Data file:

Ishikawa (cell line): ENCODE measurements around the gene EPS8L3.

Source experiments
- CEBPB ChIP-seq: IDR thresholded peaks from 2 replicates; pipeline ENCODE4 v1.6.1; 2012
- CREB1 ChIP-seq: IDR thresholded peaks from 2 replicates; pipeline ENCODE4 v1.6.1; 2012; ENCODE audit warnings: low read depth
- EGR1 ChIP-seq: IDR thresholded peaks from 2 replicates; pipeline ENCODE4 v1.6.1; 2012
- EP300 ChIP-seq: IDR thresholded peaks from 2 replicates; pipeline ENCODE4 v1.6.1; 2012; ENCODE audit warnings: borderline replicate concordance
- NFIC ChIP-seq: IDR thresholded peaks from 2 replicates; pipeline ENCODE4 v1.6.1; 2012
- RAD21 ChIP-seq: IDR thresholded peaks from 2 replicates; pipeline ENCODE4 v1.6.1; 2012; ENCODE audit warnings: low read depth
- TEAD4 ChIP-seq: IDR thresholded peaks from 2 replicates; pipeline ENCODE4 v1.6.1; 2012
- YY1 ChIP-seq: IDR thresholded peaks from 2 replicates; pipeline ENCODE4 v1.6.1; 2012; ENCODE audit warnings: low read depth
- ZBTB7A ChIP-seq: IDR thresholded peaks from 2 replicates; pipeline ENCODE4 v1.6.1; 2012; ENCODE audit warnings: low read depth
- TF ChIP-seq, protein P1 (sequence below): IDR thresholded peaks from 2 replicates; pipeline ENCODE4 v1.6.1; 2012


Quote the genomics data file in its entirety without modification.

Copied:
Ishikawa (cell line): ENCODE measurements around the gene EPS8L3.

Source experiments
- CEBPB ChIP-seq: IDR thresholded peaks from 2 replicates; pipeline ENCODE4 v1.6.1; 2012
- CREB1 ChIP-seq: IDR thresholded peaks from 2 replicates; pipeline ENCODE4 v1.6.1; 2012; ENCODE audit warnings: low read depth
- EGR1 ChIP-seq: IDR thresholded peaks from 2 replicates; pipeline ENCODE4 v1.6.1; 2012
- EP300 ChIP-seq: IDR thresholded peaks from 2 replicates; pipeline ENCODE4 v1.6.1; 2012; ENCODE audit warnings: borderline replicate concordance
- NFIC ChIP-seq: IDR thresholded peaks from 2 replicates; pipeline ENCODE4 v1.6.1; 2012
- RAD21 ChIP-seq: IDR thresholded peaks from 2 replicates; pipeline ENCODE4 v1.6.1; 2012; ENCODE audit warnings: low read depth
- TEAD4 ChIP-seq: IDR thresholded peaks from 2 replicates; pipeline ENCODE4 v1.6.1; 2012
- YY1 ChIP-seq: IDR thresholded peaks from 2 replicates; pipeline ENCODE4 v1.6.1; 2012; ENCODE audit warnings: low read depth
- ZBTB7A ChIP-seq: IDR thresholded peaks from 2 replicates; pipeline ENCODE4 v1.6.1; 2012; ENCODE audit warnings: low read depth
- TF ChIP-seq, protein P1 (sequence below): IDR thresholded peaks from 2 replicates; pipeline ENCODE4 v1.6.1; 2012